Measuring Human Rights – PODCAST — Global Issues

  • by Marty Logan (kathmandu)
  • Inter Press Service

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Today we are learning about what I believe to be a fantastic new tool for holding governments accountable for their human rights obligations. The Human Rights Measurement Initiative is actually six years old, so it’s not brand new, but it was a revelation to me when I came across it recently.

What I like is how the Initiative’s Rights Tracker scores a government’s track record on a specific right, say the right to education, based on how other countries with roughly the same level of resources have performed. As a journalist, I still believe in the naming and shaming approach, but as a guest today, Stephen Bagwell of the Initiative, and the University of Missouri, St. Louis, governments too often say that governments are responding to reports of rights violations by dismiss them as exaggerated or made up. It’s much harder to brush off HRMI’s scores, which are largely data-based.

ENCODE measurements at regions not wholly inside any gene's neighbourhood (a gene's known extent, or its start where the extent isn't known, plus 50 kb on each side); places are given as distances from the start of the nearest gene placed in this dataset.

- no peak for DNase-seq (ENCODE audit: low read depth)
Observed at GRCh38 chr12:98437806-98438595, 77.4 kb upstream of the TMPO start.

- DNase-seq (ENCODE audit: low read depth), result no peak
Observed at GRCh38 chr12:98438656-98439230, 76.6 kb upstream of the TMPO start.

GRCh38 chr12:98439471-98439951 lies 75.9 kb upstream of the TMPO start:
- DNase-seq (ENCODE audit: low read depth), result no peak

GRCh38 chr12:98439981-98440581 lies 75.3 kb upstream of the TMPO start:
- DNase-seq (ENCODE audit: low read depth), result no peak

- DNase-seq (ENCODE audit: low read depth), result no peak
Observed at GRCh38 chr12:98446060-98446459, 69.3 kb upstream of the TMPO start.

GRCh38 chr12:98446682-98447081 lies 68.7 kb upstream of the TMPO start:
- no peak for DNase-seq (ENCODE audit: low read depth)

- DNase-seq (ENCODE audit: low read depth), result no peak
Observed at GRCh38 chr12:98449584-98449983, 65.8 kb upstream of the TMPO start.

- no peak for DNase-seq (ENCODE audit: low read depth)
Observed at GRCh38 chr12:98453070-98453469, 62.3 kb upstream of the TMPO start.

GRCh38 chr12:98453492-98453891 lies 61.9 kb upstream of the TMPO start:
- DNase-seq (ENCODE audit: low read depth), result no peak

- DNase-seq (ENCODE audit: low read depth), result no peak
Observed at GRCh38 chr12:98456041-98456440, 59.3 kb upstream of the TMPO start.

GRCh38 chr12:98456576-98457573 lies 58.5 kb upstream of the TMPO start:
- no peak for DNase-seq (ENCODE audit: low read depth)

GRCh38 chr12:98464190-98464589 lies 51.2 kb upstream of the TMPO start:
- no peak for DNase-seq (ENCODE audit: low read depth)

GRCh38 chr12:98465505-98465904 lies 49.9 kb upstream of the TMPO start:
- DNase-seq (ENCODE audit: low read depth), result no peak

I also like an equation Stephen uses to explain why human rights should be measured: the Sustainable Development Goals. There are all kinds of updates on progress towards the 2030 SDGs deadline, when in fact governments are not legally obliged to meet the goals. But hundreds of countries have ratified the various human rights instruments, such as the Convention on the Rights of the Child or the International Covenant on Civil and Political Rights, but no one has systematically monitored their progress in meeting those obligations.

A note about abbreviations you’ll hear in today’s episode: ICCPR is the International Covenant on Civil and Political Rights, mentioned above, and the ICESCR is the International Covenant on Economic, Social and Cultural Rights. Both are basic human rights documents. The former is considered law in 173 countries and the ICESCR in 171 countries.

Sources:

Human Rights Measurement Initiative

Nepal page on HRMI’s Rights Tracker

The Human Rights Measurement Initiative Tracker scores a government's track record on a specific right, say, the right to education, based on how other countries with roughly the same level of resources have performed.  As a journalist, I still believe in the naming and shaming approach, but as a guest today, Stephen Bagwell of the Initiative, and the University of Missouri, St. Louis, governments too often say that governments are responding to reports of rights violations by dismiss them as exaggerated or made up.  It's much harder to brush off HRMI's scores, which are largely data-based.

© Inter Press Service (2022) — All rights reservedOriginal source: Inter Press Service

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